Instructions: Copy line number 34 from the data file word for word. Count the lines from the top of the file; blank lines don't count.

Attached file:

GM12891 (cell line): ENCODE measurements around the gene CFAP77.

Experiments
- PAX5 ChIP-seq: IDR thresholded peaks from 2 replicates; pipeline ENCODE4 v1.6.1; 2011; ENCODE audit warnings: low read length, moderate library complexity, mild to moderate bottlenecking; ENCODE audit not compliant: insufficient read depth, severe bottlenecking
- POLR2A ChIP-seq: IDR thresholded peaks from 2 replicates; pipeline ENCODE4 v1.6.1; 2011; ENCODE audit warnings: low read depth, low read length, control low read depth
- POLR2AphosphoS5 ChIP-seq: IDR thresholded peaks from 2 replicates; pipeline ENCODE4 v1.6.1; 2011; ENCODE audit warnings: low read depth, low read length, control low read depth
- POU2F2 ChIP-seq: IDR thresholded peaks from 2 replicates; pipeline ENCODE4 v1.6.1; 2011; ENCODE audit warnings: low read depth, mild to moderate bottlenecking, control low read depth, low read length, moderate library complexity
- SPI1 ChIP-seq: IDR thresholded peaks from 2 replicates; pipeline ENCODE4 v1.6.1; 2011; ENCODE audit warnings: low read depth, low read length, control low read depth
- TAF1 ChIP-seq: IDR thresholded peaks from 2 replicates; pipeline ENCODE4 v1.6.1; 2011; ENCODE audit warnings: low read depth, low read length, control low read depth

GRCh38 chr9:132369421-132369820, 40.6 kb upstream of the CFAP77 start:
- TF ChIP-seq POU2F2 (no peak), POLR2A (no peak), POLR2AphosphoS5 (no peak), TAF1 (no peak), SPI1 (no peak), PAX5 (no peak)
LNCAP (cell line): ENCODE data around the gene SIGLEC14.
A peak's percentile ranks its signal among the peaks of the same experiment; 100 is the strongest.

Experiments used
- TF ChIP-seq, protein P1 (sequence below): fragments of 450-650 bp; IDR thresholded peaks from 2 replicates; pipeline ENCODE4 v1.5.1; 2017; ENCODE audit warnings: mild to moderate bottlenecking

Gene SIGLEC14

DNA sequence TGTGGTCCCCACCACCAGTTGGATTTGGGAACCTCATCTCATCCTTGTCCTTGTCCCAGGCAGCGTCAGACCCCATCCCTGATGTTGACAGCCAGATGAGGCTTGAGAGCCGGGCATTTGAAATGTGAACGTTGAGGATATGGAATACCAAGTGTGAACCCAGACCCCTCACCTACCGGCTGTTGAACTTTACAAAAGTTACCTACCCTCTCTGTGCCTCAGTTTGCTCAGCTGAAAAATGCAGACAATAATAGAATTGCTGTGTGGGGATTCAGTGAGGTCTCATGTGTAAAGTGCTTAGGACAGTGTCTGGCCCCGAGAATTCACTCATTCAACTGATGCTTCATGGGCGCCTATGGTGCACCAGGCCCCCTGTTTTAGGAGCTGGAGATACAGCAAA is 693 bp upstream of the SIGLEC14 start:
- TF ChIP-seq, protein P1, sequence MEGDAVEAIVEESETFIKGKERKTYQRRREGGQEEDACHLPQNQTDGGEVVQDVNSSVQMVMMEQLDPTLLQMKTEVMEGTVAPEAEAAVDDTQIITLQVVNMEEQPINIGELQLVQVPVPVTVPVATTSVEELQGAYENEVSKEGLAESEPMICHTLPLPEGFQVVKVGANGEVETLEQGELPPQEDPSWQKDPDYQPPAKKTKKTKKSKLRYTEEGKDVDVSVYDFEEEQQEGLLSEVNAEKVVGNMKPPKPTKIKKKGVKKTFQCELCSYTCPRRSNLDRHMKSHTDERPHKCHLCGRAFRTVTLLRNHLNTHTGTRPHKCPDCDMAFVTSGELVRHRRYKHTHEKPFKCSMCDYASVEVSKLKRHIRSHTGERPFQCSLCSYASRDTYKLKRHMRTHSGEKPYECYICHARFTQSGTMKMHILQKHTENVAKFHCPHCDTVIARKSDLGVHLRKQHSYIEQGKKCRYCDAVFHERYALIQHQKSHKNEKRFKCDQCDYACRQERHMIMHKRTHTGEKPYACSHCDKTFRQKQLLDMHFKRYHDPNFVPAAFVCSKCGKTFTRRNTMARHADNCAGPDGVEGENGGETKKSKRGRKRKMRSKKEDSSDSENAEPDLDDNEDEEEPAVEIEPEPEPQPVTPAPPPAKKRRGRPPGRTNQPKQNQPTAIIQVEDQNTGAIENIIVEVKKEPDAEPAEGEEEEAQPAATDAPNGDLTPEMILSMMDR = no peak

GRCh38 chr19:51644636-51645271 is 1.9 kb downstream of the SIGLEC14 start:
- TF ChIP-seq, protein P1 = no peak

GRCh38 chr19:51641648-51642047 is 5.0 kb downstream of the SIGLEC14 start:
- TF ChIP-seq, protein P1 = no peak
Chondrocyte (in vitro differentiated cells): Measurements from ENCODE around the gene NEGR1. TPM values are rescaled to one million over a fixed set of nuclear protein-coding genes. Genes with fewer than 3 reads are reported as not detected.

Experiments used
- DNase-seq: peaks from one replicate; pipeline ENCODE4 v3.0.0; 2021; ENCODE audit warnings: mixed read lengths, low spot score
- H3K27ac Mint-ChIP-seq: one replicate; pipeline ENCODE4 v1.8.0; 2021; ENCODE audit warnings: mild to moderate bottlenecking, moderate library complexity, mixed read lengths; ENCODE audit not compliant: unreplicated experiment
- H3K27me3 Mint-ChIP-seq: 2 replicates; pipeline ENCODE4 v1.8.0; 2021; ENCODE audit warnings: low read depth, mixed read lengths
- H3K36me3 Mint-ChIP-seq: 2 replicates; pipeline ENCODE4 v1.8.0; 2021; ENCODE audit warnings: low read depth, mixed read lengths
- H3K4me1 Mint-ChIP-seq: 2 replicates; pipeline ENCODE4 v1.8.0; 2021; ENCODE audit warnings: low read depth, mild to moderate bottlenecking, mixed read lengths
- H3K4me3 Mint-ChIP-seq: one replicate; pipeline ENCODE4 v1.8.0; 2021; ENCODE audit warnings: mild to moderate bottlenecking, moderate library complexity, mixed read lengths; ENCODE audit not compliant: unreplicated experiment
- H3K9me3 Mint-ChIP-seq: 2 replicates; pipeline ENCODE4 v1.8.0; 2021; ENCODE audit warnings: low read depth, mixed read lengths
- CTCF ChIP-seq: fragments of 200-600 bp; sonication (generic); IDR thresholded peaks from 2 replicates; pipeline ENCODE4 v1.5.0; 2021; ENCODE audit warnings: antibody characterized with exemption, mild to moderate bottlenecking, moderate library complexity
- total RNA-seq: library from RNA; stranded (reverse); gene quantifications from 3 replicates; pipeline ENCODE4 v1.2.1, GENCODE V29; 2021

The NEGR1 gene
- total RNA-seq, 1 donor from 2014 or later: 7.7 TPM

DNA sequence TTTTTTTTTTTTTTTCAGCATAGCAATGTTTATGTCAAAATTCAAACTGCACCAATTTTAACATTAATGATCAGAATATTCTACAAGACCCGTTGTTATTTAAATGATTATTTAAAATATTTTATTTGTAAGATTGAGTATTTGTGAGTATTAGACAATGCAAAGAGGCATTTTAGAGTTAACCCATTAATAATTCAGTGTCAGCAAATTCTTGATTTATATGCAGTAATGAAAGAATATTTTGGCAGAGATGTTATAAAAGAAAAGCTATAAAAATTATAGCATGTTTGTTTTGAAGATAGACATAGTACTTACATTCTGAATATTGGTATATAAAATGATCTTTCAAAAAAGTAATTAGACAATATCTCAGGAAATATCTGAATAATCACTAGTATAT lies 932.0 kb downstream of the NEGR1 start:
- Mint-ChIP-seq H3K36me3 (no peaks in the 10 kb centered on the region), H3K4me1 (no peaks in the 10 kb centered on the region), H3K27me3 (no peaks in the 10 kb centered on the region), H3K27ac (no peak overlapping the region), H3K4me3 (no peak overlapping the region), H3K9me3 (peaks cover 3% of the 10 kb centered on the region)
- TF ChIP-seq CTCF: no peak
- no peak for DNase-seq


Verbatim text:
- total RNA-seq, 1 donor from 2014 or later: 7.7 TPM